The weather is never boring in Green Country. From winter and severe weather to the cold temperatures and blazing hot summers, we see it all.
As the year goes on, this story will expand will all the major weather events the FOX23 Severe Weather Team covers.
January kicked off the new month, new year and new decade on a busy note. Not only did we see severe weather but we also saw multiple days with snow and January 2020 ended up in the top five wettest Januarys on record!
Rainy and stormy conditions started the morning of the 10th with an unusually warm and damp air system over Green Country. The storms continued through the afternoon bringing lots of rain, damaging winds and even spawning a tornado in Cherokee County.
That tornado was located near Park Hill and was rated as an EF-1 with a path length of almost 6 miles!
After the stormy weather from the 10th (which was a Friday) the next day was MUCH colder and had some winter weather in the morning hours.
Most of the heavier snow fell in the early morning hours but as the day went on some snow showers continued.
Areas to the west of Tulsa ended up with the most snow in this event.
The next chance for snow came in on a Wednesday. Most of the area saw minimal snow amounts but there were some slick spots and areas with slightly more snow.
Overall, January was a very WET month. Typically during the month of January, Tulsa sees slightly over 1.5 inches of rain but in 2020, January saw nearly 5 inches of rain.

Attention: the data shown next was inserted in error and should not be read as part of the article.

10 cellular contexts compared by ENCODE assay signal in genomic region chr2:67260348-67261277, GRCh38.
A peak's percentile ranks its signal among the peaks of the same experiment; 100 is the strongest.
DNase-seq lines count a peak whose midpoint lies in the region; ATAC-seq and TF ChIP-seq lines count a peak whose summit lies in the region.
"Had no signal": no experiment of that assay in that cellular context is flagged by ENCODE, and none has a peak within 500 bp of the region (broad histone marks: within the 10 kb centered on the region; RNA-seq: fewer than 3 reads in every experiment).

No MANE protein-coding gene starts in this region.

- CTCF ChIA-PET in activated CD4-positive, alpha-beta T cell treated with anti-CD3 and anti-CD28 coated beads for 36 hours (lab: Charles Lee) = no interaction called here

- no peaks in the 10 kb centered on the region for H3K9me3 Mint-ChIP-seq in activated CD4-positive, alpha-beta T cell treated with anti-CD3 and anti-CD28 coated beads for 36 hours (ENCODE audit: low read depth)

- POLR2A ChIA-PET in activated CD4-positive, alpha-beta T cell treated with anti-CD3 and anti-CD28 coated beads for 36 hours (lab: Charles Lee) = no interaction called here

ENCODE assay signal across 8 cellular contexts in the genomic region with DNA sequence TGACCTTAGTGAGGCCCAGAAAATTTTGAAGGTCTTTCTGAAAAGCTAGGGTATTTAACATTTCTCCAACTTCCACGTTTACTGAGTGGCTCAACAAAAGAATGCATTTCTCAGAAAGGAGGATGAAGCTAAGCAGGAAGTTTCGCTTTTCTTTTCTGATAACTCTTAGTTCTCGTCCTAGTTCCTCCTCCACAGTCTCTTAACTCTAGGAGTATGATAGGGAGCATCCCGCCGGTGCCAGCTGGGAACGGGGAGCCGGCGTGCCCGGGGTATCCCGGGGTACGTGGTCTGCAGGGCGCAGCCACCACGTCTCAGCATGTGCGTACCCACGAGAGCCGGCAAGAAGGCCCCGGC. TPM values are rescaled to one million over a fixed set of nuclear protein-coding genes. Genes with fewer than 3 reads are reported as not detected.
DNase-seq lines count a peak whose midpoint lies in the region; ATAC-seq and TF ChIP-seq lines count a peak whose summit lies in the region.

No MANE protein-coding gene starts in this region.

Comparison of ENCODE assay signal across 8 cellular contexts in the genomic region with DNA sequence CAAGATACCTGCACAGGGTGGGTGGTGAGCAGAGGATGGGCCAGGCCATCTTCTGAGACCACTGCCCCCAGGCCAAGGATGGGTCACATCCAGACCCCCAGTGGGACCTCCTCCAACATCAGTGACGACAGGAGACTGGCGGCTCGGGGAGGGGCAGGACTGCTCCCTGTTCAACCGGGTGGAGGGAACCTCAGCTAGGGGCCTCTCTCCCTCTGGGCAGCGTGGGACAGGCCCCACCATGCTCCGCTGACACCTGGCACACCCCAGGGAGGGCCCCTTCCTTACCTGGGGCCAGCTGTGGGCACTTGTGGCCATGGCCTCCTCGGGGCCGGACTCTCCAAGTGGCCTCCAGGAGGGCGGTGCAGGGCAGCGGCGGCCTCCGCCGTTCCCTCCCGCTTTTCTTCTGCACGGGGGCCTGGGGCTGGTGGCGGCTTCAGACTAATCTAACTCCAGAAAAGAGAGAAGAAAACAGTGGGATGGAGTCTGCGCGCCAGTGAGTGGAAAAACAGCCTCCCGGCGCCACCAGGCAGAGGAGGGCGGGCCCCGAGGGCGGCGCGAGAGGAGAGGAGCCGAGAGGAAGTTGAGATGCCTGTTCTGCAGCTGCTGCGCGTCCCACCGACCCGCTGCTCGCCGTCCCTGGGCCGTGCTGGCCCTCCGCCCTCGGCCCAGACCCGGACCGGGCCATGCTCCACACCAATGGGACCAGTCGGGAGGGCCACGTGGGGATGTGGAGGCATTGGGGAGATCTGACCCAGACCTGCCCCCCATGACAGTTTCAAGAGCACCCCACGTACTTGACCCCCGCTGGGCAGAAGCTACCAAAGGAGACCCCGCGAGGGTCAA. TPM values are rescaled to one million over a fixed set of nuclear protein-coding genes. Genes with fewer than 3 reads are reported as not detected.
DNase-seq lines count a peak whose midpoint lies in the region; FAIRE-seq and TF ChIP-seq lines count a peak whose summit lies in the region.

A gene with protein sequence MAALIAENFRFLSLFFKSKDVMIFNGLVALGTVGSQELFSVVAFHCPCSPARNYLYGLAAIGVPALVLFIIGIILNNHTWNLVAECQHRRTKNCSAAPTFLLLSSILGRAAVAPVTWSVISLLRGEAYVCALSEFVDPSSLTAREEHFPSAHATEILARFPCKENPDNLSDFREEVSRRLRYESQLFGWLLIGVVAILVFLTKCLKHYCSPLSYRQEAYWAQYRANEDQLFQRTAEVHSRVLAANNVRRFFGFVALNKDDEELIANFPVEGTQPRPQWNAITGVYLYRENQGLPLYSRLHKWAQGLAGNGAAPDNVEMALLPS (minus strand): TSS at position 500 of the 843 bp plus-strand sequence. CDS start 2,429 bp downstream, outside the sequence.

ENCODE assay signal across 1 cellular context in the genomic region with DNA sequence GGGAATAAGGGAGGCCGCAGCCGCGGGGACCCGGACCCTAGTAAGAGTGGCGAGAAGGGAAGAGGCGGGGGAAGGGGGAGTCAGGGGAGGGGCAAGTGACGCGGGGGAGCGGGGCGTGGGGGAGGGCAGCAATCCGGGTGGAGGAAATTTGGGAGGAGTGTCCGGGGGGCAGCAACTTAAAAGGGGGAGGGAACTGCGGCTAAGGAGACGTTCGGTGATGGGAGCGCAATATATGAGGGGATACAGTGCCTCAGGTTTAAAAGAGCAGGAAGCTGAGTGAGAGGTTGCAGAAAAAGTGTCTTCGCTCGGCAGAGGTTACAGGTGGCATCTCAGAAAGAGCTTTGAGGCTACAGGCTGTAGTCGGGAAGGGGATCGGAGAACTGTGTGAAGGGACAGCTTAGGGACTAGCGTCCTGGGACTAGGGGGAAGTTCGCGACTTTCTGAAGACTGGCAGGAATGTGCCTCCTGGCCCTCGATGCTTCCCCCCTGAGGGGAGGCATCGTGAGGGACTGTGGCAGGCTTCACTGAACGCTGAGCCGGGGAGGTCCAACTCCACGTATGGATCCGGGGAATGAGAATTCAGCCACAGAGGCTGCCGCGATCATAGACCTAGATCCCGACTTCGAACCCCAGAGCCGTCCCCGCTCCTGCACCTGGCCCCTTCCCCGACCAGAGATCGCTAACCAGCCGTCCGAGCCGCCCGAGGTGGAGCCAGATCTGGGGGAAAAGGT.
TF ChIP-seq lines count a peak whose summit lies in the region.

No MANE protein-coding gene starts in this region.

McAlester was the big winner in the FOX23 viewing area for the most rain with more than 6″ in January alone!
Even though Tulsa saw so much, rain it didn’t even break into the top 3 wettest Januarys!
As a note for this story, on February 2nd, Punxsutawney Phil did NOT see his shadow, therefore forecasting an early spring...let’s see if it happens!
The next major weather event covered by the FOX23 Severe Weather team was the snow that came in on February 5th. More than 5 inches of snow fell in some parts of Green Country!
Check out this snow hulk that was made by a Broken Arrow family! He was over 10 feet tall!
Here are the top 10 snowfall totals from that day:
- 5.00 inches 4 miles Southeast Of Coweta
- 5.00 Inches in Henryetta
- 4.50 Inches in Bartlesville
- 4.00 Inches in Mannford
- 4.00 Inches 1 Mile South Of Henryetta
- 4.00 Inches 1 Mile East Of Morris
- 4.00 Inches in Morris
- 4.00 Inches in Skiatook
- 4.00 Inches in Broken Arrow
- 4.00 Inches 4 Miles East-Northeast Of Bixby
2020 definitely started off on a WET note. As mentioned above, January saw more than 5 inches of rain but going into February, the rain has continued.
Just looking at the first two months of the year - 2020 is sitting at the 11th WETTEST on record.
The wettest year (when looking again at the first two months) is 1949 when more than 9.25 inches of rain fell in Tulsa. Currently, we are sitting at 6.27 inches and still have a few days to go before February is over.
Other things that February saw included three mornings with temperatures in the teens!
So far, storm season has been relatively quiet in Green Country, but on March 29th, two tornadoes touched down in Green Country.
The first was in Olive in the EARLY morning hours (before 2 AM) as a line of strong to severe storms pushed through Green Country. This tornado destroyed an open-air barn, uprooted a tree and did some damage to a home, mobile home and another barn. It was rated an EF-0 tornado with estimated winds of 80-85 mph.